Other than during the IML weekend the Chicago leather scene is not that different from ours. The Windy City bars lack customers too, and hardly anyone makes the effort to show up in fetish gear. On the eve of the contest a group of candidates decided to paint the town red.

At bar Touché, say the local Argos, the owner had taken care of snacks and a tasting session. There was also a lottery in which one could win a bicycle. In the back there was a second bar, with a metal cage in which some of us had their photographs taken in all sorts of sultry poses. It was easy to get to know each other, no sign of competitiveness yet.

If you wanted a little break from the crowd in Touché you could go to the nearby leather shop for some last minute purchases, even though the pink leather set in the glass case wasn’t really appealing. It was more exciting at the outside tables of JackHammer, a sort of combination of Getto and Prik. There was no other leather in sight but in the light of the full moon it got really cozy in the back of the outside area. Until the local Jennifer Hopelezz noticed what was going on and interrupted our first getting-to-know-each-other for some free cranberry shots. Title events are a typical American phenomenon, and IML is not the only “international” title one can win. There’s also an International Sir/Boy Contest, in which historical awareness is very important – and parallel to the IML there’s also an International Bootblack Contest.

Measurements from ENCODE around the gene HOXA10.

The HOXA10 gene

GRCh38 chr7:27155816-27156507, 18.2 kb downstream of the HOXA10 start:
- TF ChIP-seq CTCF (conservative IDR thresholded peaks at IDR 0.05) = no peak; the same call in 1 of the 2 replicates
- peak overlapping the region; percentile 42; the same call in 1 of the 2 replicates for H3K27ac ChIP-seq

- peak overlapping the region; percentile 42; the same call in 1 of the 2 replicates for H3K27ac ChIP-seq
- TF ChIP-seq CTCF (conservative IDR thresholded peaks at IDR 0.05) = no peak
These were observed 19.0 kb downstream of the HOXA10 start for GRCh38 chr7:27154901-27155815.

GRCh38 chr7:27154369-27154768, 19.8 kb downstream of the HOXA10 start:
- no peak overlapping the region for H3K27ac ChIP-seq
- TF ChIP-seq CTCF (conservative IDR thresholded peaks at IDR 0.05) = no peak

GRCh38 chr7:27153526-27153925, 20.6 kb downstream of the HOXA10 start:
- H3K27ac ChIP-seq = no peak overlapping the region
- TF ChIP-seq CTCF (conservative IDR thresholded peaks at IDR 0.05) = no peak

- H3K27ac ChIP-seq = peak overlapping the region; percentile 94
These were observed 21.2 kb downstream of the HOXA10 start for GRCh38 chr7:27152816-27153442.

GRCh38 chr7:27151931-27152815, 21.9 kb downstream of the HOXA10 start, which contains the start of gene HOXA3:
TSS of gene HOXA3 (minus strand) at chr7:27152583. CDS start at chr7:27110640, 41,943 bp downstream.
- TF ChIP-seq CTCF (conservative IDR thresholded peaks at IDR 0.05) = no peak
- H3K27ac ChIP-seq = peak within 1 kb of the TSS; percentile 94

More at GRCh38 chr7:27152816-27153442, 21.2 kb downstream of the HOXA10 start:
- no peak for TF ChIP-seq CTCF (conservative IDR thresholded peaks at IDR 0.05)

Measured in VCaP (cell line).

These title events are criticized, the IML as well. The relevance of these kinds of titles is being debated, as well as the winners’ supposed responsibility and the entertainment aspect. Skeptics describe the IML as a typical American circus, and that it really is a circus became clear on Thursday.

After registration there were all kinds of procedures to get through, like getting numbers, going through the planning for the next days and being introduced to the jury. All candidates were given their itinerary for the following days, and these were full-on. We were left with hardly any time to check out Frank Lloyd Wright’s architecture, the many museums, Lake Michigan or Sears Tower...